#200: Cui-daoré Restaurant, Dōtonbori, Ōsaka. 1949-2008 - 2010-10-19
- Hugo: I don't look like that doll! It's a clown!
- Misato: Easy there, Hugo. That was just a joke!
- Hugo: Hmpf! And why is he so special? Why so many people come and take photographs of him?
- Ryōko: Kuidaore-Tarō is one of the most dear and symbolic characters from the city of Ōsaka. He's the mascot of the famous Cui-daore restaurant, one of the largest in the world, with eight floors of japanese and western food.
- Hiroshi: And today, that we meet with our chilean family after so many years, we're going to lunch here.
- Eliana: Really? Because we're ten people, and the prices aren't quite...
- Hiroshi: Oh, that's the menu at the upper floors! There you must make reservations, for events, business meetings, tourists, etc. Don't worry, little one, the first floor offers a more convenient menu. Also, we the people from Ōsaka spare no expense on food.
- Ryōko: That's why the restaurant has that name. There's a japanese saying, “Kyōto no kidaore, Kōbe no hakidaore, Ōsaka no kuidaore.”
- Rosa: Buy clothes in Kyōto until you go bankrupt. Buy shoes in Kōbe until you go bankrupt. Eat in Ōsaka until you go bankrupt.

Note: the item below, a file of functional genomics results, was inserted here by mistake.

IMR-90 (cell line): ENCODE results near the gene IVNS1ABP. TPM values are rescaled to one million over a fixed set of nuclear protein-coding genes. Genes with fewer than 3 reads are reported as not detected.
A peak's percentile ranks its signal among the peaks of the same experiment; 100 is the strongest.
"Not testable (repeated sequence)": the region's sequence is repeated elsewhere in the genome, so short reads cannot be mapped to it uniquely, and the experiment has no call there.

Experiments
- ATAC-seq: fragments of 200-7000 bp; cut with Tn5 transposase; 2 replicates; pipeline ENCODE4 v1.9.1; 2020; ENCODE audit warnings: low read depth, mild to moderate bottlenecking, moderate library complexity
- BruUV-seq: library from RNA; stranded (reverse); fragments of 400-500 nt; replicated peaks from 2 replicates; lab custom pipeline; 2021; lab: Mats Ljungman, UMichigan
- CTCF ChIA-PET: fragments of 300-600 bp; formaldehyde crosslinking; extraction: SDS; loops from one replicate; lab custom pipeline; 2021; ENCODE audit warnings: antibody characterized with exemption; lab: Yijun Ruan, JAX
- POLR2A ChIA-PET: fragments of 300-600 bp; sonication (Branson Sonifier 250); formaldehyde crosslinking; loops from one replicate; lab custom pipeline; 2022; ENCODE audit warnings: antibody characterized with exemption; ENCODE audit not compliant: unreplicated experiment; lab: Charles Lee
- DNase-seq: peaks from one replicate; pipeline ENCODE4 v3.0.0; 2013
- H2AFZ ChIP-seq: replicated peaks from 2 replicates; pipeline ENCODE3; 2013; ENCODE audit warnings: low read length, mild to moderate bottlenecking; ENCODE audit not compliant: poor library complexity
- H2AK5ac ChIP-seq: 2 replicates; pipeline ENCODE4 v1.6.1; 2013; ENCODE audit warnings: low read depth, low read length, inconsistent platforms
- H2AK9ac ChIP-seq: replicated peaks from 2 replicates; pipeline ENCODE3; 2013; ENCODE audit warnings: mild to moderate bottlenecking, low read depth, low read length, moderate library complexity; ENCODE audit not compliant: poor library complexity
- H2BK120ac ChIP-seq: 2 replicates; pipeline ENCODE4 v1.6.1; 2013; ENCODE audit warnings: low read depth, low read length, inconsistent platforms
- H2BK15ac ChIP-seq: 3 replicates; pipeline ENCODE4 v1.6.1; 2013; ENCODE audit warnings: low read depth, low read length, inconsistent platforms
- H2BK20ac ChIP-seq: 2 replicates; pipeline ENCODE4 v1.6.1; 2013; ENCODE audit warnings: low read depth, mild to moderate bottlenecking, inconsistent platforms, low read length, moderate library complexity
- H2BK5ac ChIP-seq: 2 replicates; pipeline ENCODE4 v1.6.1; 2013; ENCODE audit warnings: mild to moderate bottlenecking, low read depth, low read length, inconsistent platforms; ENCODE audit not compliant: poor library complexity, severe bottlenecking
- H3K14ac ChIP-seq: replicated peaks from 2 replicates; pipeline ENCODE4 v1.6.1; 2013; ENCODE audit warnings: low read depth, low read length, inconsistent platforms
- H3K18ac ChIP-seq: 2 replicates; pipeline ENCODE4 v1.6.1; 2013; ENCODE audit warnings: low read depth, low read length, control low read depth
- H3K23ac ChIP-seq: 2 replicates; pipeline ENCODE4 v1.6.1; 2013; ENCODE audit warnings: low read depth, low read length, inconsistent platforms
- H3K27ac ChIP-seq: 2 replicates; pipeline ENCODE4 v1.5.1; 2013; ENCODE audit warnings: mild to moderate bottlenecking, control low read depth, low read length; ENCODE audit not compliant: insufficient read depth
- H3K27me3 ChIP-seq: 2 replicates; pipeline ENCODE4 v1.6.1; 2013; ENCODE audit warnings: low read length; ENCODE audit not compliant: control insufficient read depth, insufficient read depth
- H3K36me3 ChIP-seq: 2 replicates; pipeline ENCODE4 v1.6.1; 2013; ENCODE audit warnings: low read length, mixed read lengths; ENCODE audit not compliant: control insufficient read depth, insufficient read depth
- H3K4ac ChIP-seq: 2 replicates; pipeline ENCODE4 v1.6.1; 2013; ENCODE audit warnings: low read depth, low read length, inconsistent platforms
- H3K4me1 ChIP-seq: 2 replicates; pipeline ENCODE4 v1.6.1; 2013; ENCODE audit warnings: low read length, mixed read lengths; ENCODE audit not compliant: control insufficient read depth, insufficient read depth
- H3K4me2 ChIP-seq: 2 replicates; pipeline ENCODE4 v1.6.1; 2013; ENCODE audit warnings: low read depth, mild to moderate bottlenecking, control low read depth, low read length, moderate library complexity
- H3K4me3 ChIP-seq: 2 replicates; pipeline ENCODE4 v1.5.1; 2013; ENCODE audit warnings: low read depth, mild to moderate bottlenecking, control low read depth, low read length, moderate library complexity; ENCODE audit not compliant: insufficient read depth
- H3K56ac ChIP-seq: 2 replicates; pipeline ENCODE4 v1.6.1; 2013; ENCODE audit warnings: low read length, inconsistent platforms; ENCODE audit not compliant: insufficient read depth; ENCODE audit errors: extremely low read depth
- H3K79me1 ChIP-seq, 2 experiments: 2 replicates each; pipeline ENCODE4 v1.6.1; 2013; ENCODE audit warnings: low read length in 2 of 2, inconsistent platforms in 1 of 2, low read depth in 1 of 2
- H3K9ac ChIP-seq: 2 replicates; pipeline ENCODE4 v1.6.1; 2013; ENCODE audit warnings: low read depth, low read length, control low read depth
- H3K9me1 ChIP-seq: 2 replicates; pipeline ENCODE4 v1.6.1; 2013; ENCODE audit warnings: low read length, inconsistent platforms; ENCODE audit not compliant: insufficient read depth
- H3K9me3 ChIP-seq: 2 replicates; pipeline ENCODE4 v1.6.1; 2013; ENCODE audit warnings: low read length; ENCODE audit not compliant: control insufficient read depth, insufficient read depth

- Hiroshi: Yeah, so order what you wish, for I pay.
- Rosa: Uh... uncle Hiroshi... we're big eaters. I don't think it is a good idea...
- Eliana: Rosa... what is this?
- Rosa: Takoyaki au gratin. Fried octopus with potatoes and molten cheese.
- Eliana: Octopus!
- Rosa: Welcome to Japan, Eliana.
- Eliana: Hm... that's okay. I want that.
- Pedro: Rosa, that looks good. What is it?
- Rosa: “Lunch for kids”
Everyone chuckled, except Pedro and Rosa.
- Rosa: Pilaf rice, hamburger, fried shrimp and sausage, with orange juice and a Kuidaore Taro toy.
- Pedro: Bah. No, I want this one instead.
- Misato: Hayashi rice. That sauce is made of beef with onions, mushrooms, tomato sauce and red wine.
- Hugo: Bingo. That's what I want.
- Pedro: Yes, it looks tasty. And you, Rosa, what are you ordering?
- Rosa: Uh... I think I'll order Takoyaki too.
- Hiroshi: And you said you were big eaters? You're asking for the cheapest dishes! I'll order... Cui-daore rice. It has Hayashi, tonkatsu (pork chop), hamburger, shrimp and curry sauce. All for 1980 yen. Who is with me?
All the adults raised their hands. The Cui-daore rice quickly disappeared from the dishes of all six older people, while the kids took their time sharing two dishes of Takoyaki au gratin and two dishes of Hayashi rice in total.
- Misato: Hiroshi, I think it wasn't a great idea to bring them to a west-style restaurant.
- Hiroshi: You're right. Now that I think about it, I think they eat rice every day in Chile.
Rosa hears what they whispered, but remains silent in respect. Actually, the typical lunch of the Martínez Gómez consisted mainly of rice or noodles with potatoes and vegetables, plus chicken or fish, rarely red meat. Their breakfast, instead, is more filling, including a cup of milk and a sandwich of avocadoes, tomatoes and/or eggs.